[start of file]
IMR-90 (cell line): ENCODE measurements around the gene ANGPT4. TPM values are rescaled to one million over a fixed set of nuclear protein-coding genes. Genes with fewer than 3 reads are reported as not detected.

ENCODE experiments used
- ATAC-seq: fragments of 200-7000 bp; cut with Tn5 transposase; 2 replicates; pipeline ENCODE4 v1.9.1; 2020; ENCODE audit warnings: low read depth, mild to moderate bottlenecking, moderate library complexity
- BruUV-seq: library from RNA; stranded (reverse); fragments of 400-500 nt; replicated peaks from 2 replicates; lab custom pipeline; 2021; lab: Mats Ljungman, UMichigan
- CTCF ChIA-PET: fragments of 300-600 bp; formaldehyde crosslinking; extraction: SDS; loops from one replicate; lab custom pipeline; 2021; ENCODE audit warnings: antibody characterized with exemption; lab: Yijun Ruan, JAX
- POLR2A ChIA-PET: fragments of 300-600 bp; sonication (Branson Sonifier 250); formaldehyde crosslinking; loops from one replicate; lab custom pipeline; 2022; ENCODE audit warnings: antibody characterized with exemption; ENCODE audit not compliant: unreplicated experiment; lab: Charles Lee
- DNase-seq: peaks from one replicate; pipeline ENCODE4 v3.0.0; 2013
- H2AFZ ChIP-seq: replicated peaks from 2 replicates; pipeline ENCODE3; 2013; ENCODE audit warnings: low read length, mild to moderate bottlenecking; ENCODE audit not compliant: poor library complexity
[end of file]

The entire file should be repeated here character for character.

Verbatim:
IMR-90 (cell line): ENCODE measurements around the gene ANGPT4. TPM values are rescaled to one million over a fixed set of nuclear protein-coding genes. Genes with fewer than 3 reads are reported as not detected.

ENCODE experiments used
- ATAC-seq: fragments of 200-7000 bp; cut with Tn5 transposase; 2 replicates; pipeline ENCODE4 v1.9.1; 2020; ENCODE audit warnings: low read depth, mild to moderate bottlenecking, moderate library complexity
- BruUV-seq: library from RNA; stranded (reverse); fragments of 400-500 nt; replicated peaks from 2 replicates; lab custom pipeline; 2021; lab: Mats Ljungman, UMichigan
- CTCF ChIA-PET: fragments of 300-600 bp; formaldehyde crosslinking; extraction: SDS; loops from one replicate; lab custom pipeline; 2021; ENCODE audit warnings: antibody characterized with exemption; lab: Yijun Ruan, JAX
- POLR2A ChIA-PET: fragments of 300-600 bp; sonication (Branson Sonifier 250); formaldehyde crosslinking; loops from one replicate; lab custom pipeline; 2022; ENCODE audit warnings: antibody characterized with exemption; ENCODE audit not compliant: unreplicated experiment; lab: Charles Lee
- DNase-seq: peaks from one replicate; pipeline ENCODE4 v3.0.0; 2013
- H2AFZ ChIP-seq: replicated peaks from 2 replicates; pipeline ENCODE3; 2013; ENCODE audit warnings: low read length, mild to moderate bottlenecking; ENCODE audit not compliant: poor library complexity